Thursday, September 29, 2022

1619 Fest: Live music, walking tour and more aim to highlight role of first Africans

A drone shot of the Angela site. (Courtesy Preservation Virginia)
A drone shot of the Angela site. (Courtesy Preservation Virginia)

There are a lot of “firsts” to commemorate in 2019.

This year, Virginia celebrates the 400th anniversary of the first representative assembly in the New World, when Democratic government came to the West.

But this is also a time to commemorate more somber anniversaries: In 1619, African captives arrived in Virginia, introducing the English use of slave labor to America.

While there are several sobering exhibits dedicated to the first Africans, the Historic Triangle is paying tribute in another, lighthearted and educational way with 1619 Fest.

The idea behind the event is to acknowledge people of African descent in America’s origin narrative, as well as “reverse the propaganda of disassociating African Americans from Africa,” according to the 1619 Fest website.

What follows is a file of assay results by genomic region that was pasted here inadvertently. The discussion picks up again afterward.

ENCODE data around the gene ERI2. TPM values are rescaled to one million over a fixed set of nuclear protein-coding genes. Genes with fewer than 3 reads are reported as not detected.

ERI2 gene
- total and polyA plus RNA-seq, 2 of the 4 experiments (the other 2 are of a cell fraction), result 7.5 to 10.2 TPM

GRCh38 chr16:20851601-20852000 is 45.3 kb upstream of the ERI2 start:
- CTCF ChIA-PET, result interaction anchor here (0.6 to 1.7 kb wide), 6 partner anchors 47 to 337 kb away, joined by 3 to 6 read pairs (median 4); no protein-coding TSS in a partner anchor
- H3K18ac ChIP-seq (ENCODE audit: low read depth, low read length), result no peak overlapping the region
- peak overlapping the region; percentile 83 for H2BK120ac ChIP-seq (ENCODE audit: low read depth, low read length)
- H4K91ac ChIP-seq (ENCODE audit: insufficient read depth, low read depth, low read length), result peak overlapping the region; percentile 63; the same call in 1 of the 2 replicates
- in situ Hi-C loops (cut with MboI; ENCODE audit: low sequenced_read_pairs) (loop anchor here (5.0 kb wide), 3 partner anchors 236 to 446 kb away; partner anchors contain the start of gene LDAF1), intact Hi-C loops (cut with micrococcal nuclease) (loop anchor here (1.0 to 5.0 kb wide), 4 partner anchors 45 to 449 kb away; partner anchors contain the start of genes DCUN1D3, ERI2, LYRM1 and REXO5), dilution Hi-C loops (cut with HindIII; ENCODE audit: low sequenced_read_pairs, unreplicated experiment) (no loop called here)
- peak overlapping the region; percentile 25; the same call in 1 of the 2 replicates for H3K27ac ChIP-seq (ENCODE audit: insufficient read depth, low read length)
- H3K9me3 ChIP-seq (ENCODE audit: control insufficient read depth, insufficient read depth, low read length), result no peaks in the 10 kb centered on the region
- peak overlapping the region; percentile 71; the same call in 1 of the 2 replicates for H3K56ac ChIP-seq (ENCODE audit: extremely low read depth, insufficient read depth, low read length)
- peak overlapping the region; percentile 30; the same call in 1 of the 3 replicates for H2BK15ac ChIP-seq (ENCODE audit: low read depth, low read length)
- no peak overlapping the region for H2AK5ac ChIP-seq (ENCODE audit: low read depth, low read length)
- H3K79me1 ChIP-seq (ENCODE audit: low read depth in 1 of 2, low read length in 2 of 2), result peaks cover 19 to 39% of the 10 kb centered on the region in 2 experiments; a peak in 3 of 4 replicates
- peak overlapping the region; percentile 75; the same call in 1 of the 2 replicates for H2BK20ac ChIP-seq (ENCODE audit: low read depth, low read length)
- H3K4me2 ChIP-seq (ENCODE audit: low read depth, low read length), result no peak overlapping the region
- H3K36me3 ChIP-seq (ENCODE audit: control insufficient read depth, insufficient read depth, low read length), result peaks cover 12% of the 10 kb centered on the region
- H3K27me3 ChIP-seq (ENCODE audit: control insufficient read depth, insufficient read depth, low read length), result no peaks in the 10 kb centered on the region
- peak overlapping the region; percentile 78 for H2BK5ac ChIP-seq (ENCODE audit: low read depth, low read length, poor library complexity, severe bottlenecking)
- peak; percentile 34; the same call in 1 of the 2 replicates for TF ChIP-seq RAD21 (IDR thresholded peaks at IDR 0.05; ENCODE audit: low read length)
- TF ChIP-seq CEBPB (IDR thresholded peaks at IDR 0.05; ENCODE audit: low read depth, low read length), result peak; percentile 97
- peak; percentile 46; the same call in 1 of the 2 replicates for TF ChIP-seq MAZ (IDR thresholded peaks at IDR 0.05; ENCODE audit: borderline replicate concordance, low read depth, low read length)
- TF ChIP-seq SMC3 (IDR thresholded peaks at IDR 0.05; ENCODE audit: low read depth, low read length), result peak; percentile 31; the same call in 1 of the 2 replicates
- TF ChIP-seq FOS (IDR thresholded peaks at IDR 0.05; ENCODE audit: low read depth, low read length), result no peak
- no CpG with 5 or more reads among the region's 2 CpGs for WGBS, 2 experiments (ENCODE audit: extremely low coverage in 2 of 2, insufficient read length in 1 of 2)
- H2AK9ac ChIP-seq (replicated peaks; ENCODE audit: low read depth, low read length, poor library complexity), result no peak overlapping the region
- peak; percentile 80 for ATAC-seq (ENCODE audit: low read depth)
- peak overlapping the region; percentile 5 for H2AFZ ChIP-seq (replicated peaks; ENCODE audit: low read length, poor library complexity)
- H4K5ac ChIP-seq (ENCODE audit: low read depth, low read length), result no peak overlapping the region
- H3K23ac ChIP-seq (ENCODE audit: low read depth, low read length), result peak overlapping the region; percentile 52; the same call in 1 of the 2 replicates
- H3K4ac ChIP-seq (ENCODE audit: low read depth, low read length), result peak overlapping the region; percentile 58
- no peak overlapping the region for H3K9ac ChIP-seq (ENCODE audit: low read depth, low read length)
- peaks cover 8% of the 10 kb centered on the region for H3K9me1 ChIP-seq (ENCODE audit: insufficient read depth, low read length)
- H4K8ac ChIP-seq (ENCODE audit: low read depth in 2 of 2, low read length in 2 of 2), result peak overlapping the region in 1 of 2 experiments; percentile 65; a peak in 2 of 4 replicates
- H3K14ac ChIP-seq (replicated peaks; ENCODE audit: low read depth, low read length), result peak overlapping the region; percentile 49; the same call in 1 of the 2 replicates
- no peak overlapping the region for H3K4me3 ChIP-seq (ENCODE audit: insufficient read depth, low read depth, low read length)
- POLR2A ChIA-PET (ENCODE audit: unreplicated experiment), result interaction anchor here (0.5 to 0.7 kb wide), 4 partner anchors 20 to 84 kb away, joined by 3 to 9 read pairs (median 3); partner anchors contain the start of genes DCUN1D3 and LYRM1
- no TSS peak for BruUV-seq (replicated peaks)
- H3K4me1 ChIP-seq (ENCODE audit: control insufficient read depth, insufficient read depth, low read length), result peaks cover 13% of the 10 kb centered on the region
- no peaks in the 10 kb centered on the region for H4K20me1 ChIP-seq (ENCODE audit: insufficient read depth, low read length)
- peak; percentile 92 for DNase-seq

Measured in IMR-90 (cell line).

The 1619 Fest will light up the Jamestown Marina at Billsburg Brewery on Aug. 17 with live music from artists including Akae Beka, Mighty Joshua and Cultivated Minds.

The events aren’t limited to the evening, however.

The day will begin with a “First Africans Walking Tour” at 9 a.m. The tour will go to Jamestown Island and visit the Angela site, where archaeologists are working to find traces of Angela, the only one of the first Africans whose name was preserved in history.

After the walking tour, there will be several “pop up” events such as a vendor fair, live music, face painting, yoga, boat tours, panel discussions and a performance called Sounds of Freedom.

The Kulu Mele African Dance & Drum Ensemble will play at 3:30 p.m.

From there, Cultivated Mind, Mighty Joshua and Akae Beka will play at 5:30 p.m., 6:45 p.m. and 8 p.m., respectively.

Tickets are on sale for $30 apiece.

Sarah Fearing
Sarah Fearing is the Assistant Editor at WYDaily. Sarah was born in the state of Maine, grew up along the coast, and attended college at the University of Maine at Orono. Sarah left Maine in October 2015 when she was offered a job at a newspaper in West Point, Va. Courts, crime, public safety and civil rights are among Sarah’s favorite topics to cover. She currently covers those topics in Williamsburg, James City County and York County. Sarah has been recognized by other news organizations, state agencies and civic groups for her coverage of a failing fire-rescue system, an aging agriculture industry and lack of oversight in horse rescue groups. In her free time, Sarah enjoys lazing around with her two cats, Salazar and Ruth, drinking copious amounts of coffee and driving places in her white truck.

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